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REMDESIVIR: GILEAD IS DONATING ITS SUPPLY, BUT WHAT’S A FAIR PRICE?

 

How much should Gilead Sciences charge for its now-authorized COVID-19 therapy remdesivir? Up to $4,460 per patient, an influential pricing watchdog figures.

While Gilead has yet to present a marketing plan for the first coronavirus treatment to have shown clinical benefits in a well-designed randomized study, the Institute for Clinical and Economic Review (ICER) — which routinely weighs in on drug costs—says the drug is cost-effective at $4,460 per course of treatment.

 

Even at $1,000 per patient, less than a quarter of ICER’s fair price, Gilead could rake in $1 billion in sales this year—at least theoretically. The company’s now bolstering supply with the aim to treat 1 million patients by the end of the year, Jefferies analyst Michael Yee said in a Sunday note.

For now, Gilead is donating remdesivir to the U.S. government for allocation, and it’s pledged to continue giving doses away until its current supply chain is exhausted. That’s about 1.5 million doses, the company said. It hasn’t detailed its plans for supplying the drug after that, whether in the U.S. or beyond, and hasn’t offered any hints on pricing.

A revenue haul of $1 billion may seem like a lot, but Yee noted that it’s dwarfed by the $6 trillion the U.S. government is doling out to prop up the economy. Plus, the federal Biomedical Advanced Research and Development Authority (BARDA) has committed up to $483 million to fund the development and manufacturing of Moderna’s mRNA vaccine candidate even ahead of clinical results, among other vaccine projects.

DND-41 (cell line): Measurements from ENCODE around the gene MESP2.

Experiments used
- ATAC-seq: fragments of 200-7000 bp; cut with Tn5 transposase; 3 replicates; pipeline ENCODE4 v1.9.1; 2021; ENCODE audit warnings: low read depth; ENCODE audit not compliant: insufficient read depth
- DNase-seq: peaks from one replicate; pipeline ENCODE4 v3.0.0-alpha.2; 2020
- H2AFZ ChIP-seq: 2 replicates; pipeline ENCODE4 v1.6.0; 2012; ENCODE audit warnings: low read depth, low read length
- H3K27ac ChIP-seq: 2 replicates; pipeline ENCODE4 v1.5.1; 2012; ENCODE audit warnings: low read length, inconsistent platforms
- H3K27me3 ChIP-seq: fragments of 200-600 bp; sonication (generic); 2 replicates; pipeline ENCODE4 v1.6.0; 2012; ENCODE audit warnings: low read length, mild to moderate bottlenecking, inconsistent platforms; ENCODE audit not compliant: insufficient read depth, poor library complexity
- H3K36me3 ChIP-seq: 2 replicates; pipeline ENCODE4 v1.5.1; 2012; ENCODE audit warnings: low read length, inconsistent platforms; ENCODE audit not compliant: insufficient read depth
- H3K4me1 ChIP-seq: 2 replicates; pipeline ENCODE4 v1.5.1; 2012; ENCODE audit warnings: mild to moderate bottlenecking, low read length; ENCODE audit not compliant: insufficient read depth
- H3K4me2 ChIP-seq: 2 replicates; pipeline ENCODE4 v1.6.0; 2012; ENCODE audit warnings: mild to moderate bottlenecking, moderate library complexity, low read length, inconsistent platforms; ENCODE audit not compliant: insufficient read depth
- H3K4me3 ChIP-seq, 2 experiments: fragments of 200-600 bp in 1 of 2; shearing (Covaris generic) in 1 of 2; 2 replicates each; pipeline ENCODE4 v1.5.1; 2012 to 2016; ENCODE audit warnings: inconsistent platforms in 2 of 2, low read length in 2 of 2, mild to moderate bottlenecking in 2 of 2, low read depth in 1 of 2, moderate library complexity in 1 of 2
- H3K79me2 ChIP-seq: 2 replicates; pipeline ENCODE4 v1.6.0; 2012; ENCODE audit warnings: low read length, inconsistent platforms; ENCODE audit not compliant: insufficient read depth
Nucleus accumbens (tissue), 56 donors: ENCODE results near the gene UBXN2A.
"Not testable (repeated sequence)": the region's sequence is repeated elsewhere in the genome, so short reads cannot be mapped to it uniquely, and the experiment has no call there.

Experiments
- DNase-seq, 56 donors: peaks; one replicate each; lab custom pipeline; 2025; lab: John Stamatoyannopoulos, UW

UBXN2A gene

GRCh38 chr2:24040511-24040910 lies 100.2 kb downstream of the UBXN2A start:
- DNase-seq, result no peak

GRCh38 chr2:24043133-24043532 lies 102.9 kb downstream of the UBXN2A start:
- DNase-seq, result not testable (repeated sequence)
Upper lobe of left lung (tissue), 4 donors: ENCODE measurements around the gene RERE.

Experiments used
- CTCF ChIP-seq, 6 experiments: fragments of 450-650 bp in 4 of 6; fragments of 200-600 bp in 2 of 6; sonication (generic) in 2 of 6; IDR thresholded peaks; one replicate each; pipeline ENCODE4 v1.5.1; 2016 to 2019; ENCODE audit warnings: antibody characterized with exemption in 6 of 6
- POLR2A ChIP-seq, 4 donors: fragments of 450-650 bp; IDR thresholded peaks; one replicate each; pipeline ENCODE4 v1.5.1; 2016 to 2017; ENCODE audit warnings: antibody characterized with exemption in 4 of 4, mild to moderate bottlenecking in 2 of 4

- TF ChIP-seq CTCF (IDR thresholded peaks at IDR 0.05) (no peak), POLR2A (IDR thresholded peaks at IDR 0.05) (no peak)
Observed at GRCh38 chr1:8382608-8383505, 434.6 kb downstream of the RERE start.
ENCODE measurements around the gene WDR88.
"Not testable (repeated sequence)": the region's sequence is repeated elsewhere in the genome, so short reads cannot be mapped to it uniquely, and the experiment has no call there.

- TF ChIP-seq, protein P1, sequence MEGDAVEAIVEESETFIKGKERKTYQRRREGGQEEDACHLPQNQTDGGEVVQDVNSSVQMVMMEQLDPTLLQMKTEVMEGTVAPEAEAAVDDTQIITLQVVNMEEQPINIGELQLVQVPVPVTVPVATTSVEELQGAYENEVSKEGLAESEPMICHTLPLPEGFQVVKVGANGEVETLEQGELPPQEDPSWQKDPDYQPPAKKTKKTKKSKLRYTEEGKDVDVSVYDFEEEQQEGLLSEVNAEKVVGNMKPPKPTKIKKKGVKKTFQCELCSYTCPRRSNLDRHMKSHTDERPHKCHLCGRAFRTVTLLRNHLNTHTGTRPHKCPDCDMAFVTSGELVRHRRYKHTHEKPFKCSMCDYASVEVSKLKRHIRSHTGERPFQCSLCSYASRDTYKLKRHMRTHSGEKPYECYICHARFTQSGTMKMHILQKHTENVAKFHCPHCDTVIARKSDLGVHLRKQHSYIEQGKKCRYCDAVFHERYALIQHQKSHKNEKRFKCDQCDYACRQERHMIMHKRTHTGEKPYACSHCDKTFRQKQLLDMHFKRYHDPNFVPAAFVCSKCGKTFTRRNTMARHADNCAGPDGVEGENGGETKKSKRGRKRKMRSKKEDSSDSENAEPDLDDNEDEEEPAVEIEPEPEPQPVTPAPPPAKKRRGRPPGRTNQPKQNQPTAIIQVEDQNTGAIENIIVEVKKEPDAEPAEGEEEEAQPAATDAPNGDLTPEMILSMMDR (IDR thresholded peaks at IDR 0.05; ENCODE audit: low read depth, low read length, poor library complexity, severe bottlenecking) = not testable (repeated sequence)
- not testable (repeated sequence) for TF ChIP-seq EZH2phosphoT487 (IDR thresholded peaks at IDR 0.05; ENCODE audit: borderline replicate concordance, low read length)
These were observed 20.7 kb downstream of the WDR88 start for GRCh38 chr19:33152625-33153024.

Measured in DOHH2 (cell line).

Moreover, a $1,000 tag is “pretty reasonable” given the global context of modern drug pricing, Yee said. “The fact that ICER is typically conservative in all their analyses, and yet they can justify up to $4,500, seems pretty interesting,” he added.

Drugmakers aren’t obligated to follow ICER’s pricing limits, and they often find themselves at odds with each other. But in an open letter in late March, O’Day promised the company will “work to ensure affordability and access” to remdesivir. VTN

 

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Larry Storer

Larry Storer

Larry Storer has been editor of Vein Therapy News for 10 years. He has edited computer, shelter and medical publications at Publications & Communications LP for 30 years. He was also a corporate vice president and editorial director before retiring. Larry graduated from Baylor University with a BA in journalism and an MA in communications; and from Lamar University with a MED in school administration. He taught beginning and advanced reporting, beginning and advanced editing and editorial writing at Baylor University. Larry was a reporter, and city and news editor of the Beaumont Journal, and opinion editor at the Beaumont Enterprise and Beaumont Enterprise-Journal. He was also the founding managing editor of the Yuba City (California) Daily Independent-Herald.